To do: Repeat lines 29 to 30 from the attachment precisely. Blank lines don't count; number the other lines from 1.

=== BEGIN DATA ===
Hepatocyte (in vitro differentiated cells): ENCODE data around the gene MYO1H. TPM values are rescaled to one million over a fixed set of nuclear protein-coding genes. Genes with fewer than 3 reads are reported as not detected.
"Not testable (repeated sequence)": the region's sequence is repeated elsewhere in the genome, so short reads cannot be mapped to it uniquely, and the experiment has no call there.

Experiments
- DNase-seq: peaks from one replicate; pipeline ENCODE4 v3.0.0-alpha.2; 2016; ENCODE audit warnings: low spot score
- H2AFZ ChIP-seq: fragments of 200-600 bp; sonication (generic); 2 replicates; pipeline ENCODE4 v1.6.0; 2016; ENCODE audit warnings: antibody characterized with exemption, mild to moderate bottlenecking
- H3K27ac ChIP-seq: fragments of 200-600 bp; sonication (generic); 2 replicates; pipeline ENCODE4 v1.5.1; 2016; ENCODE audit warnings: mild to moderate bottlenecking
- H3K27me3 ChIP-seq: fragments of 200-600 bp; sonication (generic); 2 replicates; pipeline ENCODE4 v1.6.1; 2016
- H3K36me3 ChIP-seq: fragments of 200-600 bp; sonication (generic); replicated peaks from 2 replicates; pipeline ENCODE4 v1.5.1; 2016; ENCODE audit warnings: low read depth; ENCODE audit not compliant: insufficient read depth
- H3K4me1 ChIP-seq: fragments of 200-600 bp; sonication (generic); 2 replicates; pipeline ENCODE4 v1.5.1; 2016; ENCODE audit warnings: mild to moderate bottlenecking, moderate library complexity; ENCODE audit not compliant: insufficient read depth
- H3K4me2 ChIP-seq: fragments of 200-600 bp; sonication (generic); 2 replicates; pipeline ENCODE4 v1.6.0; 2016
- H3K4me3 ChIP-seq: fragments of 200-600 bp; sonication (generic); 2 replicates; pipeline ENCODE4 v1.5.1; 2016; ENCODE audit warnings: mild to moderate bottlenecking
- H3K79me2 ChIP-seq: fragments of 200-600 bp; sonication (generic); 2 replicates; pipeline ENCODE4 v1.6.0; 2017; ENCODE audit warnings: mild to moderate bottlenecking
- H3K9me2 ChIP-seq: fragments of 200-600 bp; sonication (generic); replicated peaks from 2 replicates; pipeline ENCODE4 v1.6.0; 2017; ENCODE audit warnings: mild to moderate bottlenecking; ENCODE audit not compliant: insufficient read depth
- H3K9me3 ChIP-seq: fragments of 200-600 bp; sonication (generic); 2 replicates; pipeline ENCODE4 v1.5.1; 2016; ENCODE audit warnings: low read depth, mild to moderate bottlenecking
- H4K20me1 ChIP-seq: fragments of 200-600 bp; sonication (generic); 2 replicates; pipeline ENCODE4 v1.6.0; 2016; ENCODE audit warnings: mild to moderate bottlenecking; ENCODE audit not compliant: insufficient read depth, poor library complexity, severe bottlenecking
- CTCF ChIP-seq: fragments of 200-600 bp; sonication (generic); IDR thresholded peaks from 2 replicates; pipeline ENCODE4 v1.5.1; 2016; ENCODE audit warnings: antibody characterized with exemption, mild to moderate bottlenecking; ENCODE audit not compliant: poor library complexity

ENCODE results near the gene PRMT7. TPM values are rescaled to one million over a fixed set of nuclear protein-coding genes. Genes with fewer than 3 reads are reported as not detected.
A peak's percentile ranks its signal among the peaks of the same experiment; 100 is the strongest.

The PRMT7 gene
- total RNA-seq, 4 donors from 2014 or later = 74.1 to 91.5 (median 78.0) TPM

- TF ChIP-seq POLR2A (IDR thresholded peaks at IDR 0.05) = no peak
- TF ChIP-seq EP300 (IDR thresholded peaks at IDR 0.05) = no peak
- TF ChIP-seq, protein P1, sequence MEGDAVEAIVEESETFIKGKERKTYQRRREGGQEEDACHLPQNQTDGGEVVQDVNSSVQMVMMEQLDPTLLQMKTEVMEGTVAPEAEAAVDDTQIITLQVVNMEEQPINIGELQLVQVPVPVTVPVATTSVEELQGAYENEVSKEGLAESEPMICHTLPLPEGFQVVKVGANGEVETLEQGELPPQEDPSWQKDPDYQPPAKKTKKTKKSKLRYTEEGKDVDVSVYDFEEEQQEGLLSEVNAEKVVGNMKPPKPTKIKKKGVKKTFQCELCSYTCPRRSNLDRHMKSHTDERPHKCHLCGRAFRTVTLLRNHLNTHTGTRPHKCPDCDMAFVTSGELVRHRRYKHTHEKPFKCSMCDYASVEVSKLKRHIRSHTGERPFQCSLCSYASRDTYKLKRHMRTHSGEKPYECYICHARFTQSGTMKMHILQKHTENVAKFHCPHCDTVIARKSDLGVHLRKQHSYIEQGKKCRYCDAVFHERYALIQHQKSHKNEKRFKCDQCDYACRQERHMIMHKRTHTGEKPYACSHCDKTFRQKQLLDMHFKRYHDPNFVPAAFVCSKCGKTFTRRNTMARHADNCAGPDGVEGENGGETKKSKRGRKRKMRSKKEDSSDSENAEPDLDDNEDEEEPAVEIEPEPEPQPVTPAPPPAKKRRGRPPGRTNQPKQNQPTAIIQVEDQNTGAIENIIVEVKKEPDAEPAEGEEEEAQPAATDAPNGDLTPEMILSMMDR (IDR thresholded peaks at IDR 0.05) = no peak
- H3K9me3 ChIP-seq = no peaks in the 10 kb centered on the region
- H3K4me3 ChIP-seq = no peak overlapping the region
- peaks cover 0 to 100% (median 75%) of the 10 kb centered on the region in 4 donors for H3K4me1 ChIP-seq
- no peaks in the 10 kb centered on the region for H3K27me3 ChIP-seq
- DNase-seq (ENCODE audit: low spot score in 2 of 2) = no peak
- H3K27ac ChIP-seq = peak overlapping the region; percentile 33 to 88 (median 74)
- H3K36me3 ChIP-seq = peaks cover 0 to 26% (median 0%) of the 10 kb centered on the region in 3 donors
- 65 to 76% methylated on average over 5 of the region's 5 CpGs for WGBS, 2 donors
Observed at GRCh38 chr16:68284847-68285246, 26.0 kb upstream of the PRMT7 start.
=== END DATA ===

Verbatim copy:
- H3K27ac ChIP-seq = peak overlapping the region; percentile 33 to 88 (median 74)
- H3K36me3 ChIP-seq = peaks cover 0 to 26% (median 0%) of the 10 kb centered on the region in 3 donors